Brief History of Preston Pond
Born from glaciers about 13,500 years ago, the original pond was only what is now the wider north end. Probably about 10,000 years ago, as the modern forest started to take root, beavers colonized the pond and expanded it (old dams are under the water surface).
With the arrival of Europeans in New York and coastal New England, a vigorous fur trade grew in the 17th Century. Beavers are particularly vulnerable to trapping since they are easy to find and they were wiped out by the 18th Century. With no beavers to maintain the dams, Preston Pond drained and appears on 18th and 19th Century maps as only the smaller original glacial north end.
Reintroduction in the 1920's and 1930's led to beavers recolonizing Preston Pond. By chance, they arrived the same year my grandfather bought the property in 1946. Ever since then, beavers have lived unmolested (by humans) on Preston Pond - until February 2016. They have never caused flooding problems or over-eaten the surrounding forest stand to the point that they abandoned the pond. Their population has doubtlessly had its ups and downs, but they have managed their affairs here for the last 70 years as beavers did for millions of years: on their own, despite some of their top predators having been exterminated by humans.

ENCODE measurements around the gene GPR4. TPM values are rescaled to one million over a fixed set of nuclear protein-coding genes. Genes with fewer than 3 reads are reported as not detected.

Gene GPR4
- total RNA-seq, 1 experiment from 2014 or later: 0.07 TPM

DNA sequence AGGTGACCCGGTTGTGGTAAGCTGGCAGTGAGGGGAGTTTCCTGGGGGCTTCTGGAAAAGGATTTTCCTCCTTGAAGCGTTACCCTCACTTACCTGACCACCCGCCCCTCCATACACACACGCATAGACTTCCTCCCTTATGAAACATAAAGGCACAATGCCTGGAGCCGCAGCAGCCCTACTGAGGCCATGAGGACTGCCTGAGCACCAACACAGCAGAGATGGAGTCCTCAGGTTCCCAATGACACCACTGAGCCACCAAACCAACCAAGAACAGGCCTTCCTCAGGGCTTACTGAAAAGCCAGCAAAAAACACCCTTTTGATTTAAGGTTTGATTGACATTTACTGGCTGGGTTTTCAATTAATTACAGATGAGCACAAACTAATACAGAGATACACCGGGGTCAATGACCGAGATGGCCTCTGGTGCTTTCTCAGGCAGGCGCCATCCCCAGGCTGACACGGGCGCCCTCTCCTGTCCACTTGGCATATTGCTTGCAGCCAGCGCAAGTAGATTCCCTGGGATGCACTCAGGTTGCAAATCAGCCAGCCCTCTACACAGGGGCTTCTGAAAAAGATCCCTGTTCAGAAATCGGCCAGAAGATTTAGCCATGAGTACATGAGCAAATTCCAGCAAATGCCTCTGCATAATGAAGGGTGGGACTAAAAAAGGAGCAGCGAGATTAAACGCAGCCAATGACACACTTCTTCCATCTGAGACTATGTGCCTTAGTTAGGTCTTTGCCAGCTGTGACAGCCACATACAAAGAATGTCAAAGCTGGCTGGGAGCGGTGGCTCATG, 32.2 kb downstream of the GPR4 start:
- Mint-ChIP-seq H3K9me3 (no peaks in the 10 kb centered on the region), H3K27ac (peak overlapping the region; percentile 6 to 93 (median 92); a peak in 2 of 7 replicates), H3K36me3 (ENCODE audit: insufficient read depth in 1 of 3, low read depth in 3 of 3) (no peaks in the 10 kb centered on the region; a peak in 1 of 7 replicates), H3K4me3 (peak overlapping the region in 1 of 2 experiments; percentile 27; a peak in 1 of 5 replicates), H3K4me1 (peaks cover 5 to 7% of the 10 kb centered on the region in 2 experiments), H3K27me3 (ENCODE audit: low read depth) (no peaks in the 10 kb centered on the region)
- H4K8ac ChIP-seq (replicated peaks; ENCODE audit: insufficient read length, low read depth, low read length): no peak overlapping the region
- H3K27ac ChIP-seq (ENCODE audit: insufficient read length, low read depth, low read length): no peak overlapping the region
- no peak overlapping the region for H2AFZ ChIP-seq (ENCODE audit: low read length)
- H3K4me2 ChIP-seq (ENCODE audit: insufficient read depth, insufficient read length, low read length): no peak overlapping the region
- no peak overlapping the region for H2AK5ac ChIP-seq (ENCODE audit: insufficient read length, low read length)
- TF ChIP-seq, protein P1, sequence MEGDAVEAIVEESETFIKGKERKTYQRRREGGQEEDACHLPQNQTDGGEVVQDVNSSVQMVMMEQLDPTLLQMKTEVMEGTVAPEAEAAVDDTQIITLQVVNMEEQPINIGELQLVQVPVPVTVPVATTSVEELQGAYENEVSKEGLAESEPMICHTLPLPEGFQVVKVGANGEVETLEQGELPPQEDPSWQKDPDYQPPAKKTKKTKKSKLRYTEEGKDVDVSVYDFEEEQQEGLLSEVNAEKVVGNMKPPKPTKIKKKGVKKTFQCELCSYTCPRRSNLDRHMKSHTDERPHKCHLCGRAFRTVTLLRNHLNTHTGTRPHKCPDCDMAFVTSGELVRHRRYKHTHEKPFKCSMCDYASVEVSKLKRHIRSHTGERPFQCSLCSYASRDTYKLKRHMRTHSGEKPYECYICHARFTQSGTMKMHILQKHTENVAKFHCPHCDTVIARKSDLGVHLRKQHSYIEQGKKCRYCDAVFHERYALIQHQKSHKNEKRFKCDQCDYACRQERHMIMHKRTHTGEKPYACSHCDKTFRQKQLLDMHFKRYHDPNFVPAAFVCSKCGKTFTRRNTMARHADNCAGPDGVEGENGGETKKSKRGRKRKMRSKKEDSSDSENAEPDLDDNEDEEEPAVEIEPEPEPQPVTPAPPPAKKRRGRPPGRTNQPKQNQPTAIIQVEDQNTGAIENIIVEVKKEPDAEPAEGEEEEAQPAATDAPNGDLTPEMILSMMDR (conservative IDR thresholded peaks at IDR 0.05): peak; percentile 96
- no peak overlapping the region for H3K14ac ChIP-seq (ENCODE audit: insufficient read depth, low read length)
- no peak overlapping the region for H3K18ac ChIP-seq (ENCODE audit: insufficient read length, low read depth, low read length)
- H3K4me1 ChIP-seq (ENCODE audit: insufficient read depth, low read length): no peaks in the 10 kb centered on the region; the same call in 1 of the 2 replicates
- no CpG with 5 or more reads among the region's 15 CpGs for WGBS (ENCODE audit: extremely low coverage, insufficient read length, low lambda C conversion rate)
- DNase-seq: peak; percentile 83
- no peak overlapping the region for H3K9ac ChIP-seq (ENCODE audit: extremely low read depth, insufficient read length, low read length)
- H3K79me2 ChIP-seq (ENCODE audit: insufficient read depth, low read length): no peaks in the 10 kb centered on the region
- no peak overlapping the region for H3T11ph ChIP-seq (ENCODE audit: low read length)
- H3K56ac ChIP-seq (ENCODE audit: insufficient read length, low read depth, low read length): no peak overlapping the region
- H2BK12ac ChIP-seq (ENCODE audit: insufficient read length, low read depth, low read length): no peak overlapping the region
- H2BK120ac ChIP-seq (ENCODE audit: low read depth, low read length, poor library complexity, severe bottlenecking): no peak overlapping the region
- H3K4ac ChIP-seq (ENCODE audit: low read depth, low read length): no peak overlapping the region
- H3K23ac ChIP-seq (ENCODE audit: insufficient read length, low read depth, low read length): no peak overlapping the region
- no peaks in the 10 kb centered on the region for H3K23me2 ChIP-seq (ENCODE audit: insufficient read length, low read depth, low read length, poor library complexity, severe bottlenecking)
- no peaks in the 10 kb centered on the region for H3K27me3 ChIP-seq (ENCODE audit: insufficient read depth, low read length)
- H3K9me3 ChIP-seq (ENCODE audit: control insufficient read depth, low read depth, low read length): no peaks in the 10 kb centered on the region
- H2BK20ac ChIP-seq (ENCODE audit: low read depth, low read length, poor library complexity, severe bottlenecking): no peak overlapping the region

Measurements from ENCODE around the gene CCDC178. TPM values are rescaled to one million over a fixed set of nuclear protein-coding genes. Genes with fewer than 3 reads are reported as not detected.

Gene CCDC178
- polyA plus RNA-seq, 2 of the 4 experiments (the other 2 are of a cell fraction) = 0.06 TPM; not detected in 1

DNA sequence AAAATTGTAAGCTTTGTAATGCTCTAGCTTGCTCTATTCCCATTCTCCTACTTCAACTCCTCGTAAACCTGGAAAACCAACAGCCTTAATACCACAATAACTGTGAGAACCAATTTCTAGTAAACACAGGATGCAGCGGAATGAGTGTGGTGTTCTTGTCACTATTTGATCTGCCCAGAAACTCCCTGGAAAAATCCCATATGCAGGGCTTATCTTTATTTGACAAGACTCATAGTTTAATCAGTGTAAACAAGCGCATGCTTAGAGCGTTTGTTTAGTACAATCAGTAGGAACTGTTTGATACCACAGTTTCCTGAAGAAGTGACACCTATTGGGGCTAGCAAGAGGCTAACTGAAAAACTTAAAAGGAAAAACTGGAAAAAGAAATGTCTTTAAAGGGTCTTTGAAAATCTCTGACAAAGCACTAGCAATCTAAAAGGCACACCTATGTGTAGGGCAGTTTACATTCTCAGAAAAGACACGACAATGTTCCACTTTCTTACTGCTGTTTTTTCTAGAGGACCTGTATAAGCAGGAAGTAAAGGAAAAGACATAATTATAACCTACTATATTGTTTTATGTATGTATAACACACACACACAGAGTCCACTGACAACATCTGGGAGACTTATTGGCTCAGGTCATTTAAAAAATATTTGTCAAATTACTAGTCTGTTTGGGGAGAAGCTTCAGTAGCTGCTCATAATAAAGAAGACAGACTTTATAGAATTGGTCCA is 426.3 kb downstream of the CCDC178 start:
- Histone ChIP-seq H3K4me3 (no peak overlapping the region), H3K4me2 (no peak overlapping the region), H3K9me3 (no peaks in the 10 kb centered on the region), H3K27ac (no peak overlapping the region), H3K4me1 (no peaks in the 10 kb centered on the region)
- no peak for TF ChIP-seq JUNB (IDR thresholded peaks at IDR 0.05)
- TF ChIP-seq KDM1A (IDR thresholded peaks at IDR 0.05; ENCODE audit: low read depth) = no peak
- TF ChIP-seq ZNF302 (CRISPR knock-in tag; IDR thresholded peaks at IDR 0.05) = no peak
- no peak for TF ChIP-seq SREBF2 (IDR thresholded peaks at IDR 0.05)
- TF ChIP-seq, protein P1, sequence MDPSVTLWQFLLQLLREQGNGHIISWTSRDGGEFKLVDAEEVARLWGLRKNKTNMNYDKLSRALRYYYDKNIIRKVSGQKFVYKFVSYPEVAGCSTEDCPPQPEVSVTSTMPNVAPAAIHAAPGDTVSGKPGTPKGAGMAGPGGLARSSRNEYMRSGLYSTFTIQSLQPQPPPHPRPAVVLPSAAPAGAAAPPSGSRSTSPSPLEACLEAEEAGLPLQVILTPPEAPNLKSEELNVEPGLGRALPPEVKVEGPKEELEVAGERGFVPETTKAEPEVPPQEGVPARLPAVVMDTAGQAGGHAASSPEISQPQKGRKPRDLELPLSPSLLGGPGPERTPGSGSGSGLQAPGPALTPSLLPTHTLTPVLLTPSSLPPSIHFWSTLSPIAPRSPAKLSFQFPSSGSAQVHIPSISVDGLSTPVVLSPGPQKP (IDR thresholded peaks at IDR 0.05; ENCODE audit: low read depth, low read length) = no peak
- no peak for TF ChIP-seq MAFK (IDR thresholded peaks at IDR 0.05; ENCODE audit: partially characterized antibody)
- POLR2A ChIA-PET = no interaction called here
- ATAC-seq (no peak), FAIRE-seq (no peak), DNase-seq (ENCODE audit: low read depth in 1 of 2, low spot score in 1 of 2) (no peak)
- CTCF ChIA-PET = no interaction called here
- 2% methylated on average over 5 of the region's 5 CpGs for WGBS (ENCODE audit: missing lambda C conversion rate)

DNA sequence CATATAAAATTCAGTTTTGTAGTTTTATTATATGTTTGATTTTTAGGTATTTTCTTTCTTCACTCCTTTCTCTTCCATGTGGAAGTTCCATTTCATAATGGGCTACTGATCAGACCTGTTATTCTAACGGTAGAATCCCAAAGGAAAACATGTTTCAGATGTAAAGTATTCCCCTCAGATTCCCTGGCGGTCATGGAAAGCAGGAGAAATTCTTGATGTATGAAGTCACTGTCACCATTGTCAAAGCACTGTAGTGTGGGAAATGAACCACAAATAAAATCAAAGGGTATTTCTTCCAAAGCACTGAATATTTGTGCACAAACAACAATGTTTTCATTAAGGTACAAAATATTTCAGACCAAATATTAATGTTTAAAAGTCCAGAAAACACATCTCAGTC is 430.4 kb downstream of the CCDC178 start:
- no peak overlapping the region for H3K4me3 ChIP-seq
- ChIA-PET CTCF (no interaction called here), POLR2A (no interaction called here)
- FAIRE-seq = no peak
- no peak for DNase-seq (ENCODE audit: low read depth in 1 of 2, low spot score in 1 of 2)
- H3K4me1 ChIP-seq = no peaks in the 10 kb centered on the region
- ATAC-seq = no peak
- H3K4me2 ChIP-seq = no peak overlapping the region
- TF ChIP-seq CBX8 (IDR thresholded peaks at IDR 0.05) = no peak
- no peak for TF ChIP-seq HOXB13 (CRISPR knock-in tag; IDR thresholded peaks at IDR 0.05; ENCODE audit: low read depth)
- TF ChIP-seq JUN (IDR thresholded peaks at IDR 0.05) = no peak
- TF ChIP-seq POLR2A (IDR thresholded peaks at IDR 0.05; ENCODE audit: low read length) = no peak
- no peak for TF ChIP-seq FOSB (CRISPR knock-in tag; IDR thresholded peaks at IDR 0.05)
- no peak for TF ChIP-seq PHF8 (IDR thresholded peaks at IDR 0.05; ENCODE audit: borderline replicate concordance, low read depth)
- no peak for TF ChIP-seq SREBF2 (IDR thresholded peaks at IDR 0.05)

Friday, February 26, 2016
Bonnie and Nainette in the marsh. When I was bringing Nainette back from the Inuit village of Nain, Labrador (northernmost settlement in Labrador) where I'd found and rescued her as a puppy, my friend and crewmate, NY artist Cole Johnson remarked, "She's a climber." Cole raises and trains hunting dogs, so he knew. Oh so right he was. Nainette is like a cat when it comes to climbing.
It has been an exceedingly poor winter for snow, but there are always interesting things to see in any case and Preston Pond never disappoints. This Red Maple leaf has managed to form a perfect depression in the ice. Interesting to ponder on how it did. It isn't heavy enough to sink into the slush during prior thaws (I don't imagine). My guess is a combination of alternating freeze thaw (which we have certainly had), combined with the dark leaf absorbing heat and melting down into slushy ice which then refroze. Open to other suggestions.
I don't know if someone ice fishing made this hole, or if there is a stump under it, but the refreeze pattern is fascinating; almost outer space-like.